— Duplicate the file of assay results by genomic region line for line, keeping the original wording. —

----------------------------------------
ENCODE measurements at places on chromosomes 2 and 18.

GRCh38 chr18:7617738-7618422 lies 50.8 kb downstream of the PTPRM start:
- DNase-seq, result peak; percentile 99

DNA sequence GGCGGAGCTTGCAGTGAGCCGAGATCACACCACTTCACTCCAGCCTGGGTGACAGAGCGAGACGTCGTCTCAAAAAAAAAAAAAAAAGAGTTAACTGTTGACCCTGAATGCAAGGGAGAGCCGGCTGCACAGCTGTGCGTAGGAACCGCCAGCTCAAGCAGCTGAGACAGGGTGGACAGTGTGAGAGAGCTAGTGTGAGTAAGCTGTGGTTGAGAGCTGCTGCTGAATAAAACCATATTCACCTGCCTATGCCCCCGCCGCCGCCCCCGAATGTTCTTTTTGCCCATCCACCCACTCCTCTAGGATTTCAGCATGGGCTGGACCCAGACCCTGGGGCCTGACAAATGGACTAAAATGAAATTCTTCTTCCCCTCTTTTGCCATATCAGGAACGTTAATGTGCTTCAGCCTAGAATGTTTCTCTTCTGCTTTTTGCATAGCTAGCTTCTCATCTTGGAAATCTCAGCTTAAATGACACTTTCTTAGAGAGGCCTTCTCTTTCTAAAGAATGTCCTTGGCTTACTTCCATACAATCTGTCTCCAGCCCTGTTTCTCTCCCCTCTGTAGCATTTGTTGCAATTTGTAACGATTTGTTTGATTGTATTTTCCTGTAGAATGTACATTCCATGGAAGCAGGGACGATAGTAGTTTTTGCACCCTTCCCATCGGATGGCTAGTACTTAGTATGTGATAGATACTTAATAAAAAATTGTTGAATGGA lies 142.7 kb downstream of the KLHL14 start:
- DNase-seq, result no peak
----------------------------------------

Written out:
ENCODE measurements at places on chromosomes 2 and 18.

GRCh38 chr18:7617738-7618422 lies 50.8 kb downstream of the PTPRM start:
- DNase-seq, result peak; percentile 99

DNA sequence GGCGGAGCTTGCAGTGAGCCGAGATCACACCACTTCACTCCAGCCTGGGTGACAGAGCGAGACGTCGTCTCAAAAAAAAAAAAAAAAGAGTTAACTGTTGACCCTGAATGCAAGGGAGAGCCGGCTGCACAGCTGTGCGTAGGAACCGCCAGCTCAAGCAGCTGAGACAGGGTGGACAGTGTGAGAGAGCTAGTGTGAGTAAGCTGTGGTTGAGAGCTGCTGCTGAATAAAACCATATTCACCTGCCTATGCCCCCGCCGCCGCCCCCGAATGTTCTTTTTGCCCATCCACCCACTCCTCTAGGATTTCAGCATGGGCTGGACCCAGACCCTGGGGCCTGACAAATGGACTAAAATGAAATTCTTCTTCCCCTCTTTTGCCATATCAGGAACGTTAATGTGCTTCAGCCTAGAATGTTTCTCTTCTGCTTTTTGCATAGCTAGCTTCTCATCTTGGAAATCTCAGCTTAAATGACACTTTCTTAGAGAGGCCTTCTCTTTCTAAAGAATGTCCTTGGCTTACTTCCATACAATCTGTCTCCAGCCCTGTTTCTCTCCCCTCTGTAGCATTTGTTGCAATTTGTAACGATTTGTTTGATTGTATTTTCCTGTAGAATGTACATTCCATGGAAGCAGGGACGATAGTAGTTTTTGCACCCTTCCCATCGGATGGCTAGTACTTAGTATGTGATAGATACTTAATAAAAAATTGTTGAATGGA lies 142.7 kb downstream of the KLHL14 start:
- DNase-seq, result no peak